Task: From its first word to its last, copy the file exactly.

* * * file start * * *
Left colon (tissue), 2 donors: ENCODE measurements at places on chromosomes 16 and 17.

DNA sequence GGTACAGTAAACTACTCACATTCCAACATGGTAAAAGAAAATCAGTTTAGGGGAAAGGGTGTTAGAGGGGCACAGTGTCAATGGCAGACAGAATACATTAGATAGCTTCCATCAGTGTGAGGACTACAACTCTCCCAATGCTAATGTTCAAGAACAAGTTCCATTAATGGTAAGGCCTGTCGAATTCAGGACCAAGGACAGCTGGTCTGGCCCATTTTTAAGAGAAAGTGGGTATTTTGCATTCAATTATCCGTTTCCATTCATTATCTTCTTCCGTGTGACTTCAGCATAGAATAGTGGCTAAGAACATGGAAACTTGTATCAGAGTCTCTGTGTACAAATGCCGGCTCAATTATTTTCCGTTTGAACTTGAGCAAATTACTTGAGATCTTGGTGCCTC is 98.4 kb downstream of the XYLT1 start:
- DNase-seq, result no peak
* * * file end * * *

Left colon (tissue), 2 donors: ENCODE measurements at places on chromosomes 16 and 17.

DNA sequence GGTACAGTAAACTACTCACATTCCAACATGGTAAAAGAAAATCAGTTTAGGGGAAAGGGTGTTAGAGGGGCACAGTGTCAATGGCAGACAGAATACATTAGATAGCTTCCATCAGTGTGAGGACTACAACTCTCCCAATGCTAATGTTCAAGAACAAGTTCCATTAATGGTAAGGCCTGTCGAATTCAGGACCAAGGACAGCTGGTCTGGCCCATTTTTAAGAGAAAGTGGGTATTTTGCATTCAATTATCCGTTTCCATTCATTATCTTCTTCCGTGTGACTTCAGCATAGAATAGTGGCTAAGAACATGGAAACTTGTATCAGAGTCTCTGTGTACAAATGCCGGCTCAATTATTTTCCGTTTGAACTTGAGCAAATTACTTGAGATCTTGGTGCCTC is 98.4 kb downstream of the XYLT1 start:
- DNase-seq, result no peak